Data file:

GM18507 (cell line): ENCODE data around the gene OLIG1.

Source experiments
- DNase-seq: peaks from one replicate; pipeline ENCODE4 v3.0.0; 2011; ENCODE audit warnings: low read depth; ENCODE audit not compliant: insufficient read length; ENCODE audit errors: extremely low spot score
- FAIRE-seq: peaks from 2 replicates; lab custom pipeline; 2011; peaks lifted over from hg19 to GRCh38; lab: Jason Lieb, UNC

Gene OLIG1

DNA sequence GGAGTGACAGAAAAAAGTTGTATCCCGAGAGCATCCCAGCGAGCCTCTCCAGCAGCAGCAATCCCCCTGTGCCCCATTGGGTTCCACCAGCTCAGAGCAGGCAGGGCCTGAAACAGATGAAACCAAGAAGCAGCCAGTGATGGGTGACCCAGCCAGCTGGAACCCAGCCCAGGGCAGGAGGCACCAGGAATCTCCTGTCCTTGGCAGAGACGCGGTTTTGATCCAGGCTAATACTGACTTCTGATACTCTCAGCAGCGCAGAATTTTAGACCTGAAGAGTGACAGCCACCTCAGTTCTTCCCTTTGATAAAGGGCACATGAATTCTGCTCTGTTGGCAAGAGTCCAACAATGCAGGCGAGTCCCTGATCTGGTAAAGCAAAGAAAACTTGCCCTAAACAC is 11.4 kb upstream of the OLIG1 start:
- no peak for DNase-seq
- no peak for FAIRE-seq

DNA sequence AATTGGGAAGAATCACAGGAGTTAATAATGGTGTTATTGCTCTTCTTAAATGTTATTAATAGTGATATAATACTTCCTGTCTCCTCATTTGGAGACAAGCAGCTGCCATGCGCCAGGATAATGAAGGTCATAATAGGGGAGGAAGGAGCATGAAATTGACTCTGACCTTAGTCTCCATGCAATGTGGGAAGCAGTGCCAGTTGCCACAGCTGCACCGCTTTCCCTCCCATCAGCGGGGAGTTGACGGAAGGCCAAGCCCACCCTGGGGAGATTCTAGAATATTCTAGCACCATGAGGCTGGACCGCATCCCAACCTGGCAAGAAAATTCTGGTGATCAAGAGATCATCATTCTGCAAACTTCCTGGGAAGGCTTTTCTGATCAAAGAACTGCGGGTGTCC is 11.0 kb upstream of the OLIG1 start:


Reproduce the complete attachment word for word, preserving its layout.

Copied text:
GM18507 (cell line): ENCODE data around the gene OLIG1.

Source experiments
- DNase-seq: peaks from one replicate; pipeline ENCODE4 v3.0.0; 2011; ENCODE audit warnings: low read depth; ENCODE audit not compliant: insufficient read length; ENCODE audit errors: extremely low spot score
- FAIRE-seq: peaks from 2 replicates; lab custom pipeline; 2011; peaks lifted over from hg19 to GRCh38; lab: Jason Lieb, UNC

Gene OLIG1

DNA sequence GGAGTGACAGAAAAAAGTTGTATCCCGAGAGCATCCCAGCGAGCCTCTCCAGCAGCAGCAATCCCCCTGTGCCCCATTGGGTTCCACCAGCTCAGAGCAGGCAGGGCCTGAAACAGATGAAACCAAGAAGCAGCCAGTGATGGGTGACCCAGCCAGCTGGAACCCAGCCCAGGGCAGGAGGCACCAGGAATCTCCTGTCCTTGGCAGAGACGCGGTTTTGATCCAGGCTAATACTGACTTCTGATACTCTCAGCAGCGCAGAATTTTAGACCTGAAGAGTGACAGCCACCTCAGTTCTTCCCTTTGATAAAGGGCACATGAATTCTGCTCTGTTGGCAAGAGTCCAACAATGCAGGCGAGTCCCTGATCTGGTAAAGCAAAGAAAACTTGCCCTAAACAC is 11.4 kb upstream of the OLIG1 start:
- no peak for DNase-seq
- no peak for FAIRE-seq

DNA sequence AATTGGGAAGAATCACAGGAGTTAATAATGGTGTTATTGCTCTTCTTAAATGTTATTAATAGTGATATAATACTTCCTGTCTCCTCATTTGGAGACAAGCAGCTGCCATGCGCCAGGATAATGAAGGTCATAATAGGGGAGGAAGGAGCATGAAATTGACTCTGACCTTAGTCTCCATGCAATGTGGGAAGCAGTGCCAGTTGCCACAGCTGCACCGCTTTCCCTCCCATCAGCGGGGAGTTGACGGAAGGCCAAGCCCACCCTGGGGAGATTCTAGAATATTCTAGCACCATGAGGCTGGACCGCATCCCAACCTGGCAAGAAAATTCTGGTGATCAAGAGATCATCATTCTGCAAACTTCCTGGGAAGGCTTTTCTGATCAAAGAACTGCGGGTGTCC is 11.0 kb upstream of the OLIG1 start: